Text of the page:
Golf is known to be a technical sport full of expressions and technical terms that you may not know the meaning of. One of those expressions often thrown out in conversation and television broadcasts is the expression “In The Leather”.
If you are reading this article, you may wonder: What exactly does “In The Leather” mean in golf?
In this article, we will explain to you exactly what “In The Leather” means in golf, along with an example to solidify your comprehension.
What Does “In The Leather” Mean In Golf?
If your golf ball is “In The Leather”, it means its distance to the hole is less than the length between the base of the putter and the bottom of the putter grip. In casual golf, if the golf ball is “In The Leather”, then it can be deemed a “Gimme Putt”, meaning it is assumed you make the putt successfully without actually attempting it.
In the great game of golf, the term “In The Leather” is an expression that is common to hear in casual golf. Most golfers have heard of the expression “In The Leather” before, as it may come up in any golf round.
When you hear the expression “In The Leather”, it will generally be during a round of casual golf. The “In The Leather” rule does not apply to professional or competitive golf, so you should not hear the expression in those settings.
In golf, “In The Leather” is a casual golf rule some people use to speed up the pace of play by reducing the amount of putts need to be done. If your golf ball is “In The Leather”, then it is within a predefined distance to the golf hole such that you get a “Gimme Putt” for it, meaning you do not need to putt.
If you get a “Gimme Putt”, it means you are assumed to have successfully putt the ball and can pick it up, without actually attempting to putt it. You count the “Gimme Putt” as 1 stroke, as you would a normal putt that you actually take.
The actual distance used for the “In The Leather” rule depends on a few factors, such as the size of your putter, the size of your golf shaft grip, or the definition of “In The Leather” that you use.
In fact, “In The Leather” has 2 definitions, one of which was more prevalent in the past.
Back in the day, golf shaft grips were almost always made of leather, which is why the expression is “In The Leather”. In the past, the “In The Leather” distance was literally equal to the length of the leather golf grip, meaning a little over 10 inches in most cases.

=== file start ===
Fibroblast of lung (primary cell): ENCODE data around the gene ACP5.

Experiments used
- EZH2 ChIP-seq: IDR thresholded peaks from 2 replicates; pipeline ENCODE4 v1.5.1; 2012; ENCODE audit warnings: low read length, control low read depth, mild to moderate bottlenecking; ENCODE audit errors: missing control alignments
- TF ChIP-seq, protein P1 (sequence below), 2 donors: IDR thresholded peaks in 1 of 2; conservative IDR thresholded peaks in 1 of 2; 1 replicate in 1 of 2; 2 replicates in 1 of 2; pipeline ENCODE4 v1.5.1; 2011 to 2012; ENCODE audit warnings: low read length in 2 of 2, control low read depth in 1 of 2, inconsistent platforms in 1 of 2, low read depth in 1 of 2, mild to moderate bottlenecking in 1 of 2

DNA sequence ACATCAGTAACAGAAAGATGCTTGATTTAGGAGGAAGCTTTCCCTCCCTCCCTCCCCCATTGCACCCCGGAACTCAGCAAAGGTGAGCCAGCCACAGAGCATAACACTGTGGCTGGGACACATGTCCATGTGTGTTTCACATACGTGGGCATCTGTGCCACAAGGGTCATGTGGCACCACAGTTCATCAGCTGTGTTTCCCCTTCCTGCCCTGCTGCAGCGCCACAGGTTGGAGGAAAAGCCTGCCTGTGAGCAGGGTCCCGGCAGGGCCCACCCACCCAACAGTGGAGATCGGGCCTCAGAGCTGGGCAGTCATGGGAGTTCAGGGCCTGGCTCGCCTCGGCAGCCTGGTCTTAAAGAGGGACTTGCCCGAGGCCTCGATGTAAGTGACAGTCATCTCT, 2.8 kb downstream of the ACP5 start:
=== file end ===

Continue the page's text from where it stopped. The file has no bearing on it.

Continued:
This means that, in casual golf, if your ball was closer to the hole than the distance between the top and bottom of your putter’s leather golf grip, you could pick up the ball and assume you made the putt with success. It would be a “Gimme Putt”.
However, over time, and as leather grips started to be replaced with rubber shaft grips, the definition of the “In The Leather” distance changed to some people.
Nowadays, the most common “In The Leather” distance is equal to the length between the bottom of the putter and the bottom of the golf grip.
This newer definition of the “In The Leather” distance is essentially the opposite of the old one. In fact, in the new definition, instead of only considering the length of the shaft grip, you consider everything except the shaft grip.
When playing with a new group of people in a casual setting that uses “Gimme Putts” and “In The Leather” distances, you should make sure the group has a common understanding of which definition to use.
Down below, you can see the older and newer definitions of the “In The Leather Distance”.
In the image above, you can clearly see how the older definition includes only the grip, while the newer definition includes essentially everything but the grip.
To measure whether you are within the “In The Leather” distance, you do not use a measuring tape. In general, it is much simpler to simply place the club head of your putter in the cup and to turn it around it to see if your ball is within “The Leather”. Make sure not to damage the turf, the cup, or the hole.
A caveat to this rule is that if you are playing with a very tall player, they may have a significantly longer putter, which could give them a significant short game advantage. To alleviate this issue, you can let the very tall player use the group’s putter that is closest to average length in the group.
An important note to mention is that the “In The Leather” rule only applies to certain people in casual golf who welcome it. Some casual players use this rule to speed of the pace of play, but some other casual players prefer not to use “Gimme Putts”, opting instead to play every putt.
If your group uses “In The Leather” distances, then you should all agree on which definition to use in order to not have misunderstandings mid-round. Different people may prefer different definitions.
In professional and competitive golf, there is no notion of “In The Leather” distance in stroke play because golfers are expected to attempt every putt. In competitive golf, players need to earn their putts. In casual golf, many “Gimme Putts” are sure to have become failed putts were they actually attempted.
If you would like to lower your golf score and improve your chances of landing your ball within the “In The Leather” distance, you can read our guide: How To Improve Your Golf Score? – 9 Pro Tips.
There you go! After reading this article, you have learned exactly what the term “In The Leather” means in golf. You also got to read an example to further improve your understanding of the meaning of “In The Leather”.
Do you have any other words you wish to know more about? Do you use the “In The Leather” casual rule to award “Gimme putts”? Do you prefer the older or the newer “In The Leather” distance? Let us know in the comments down below!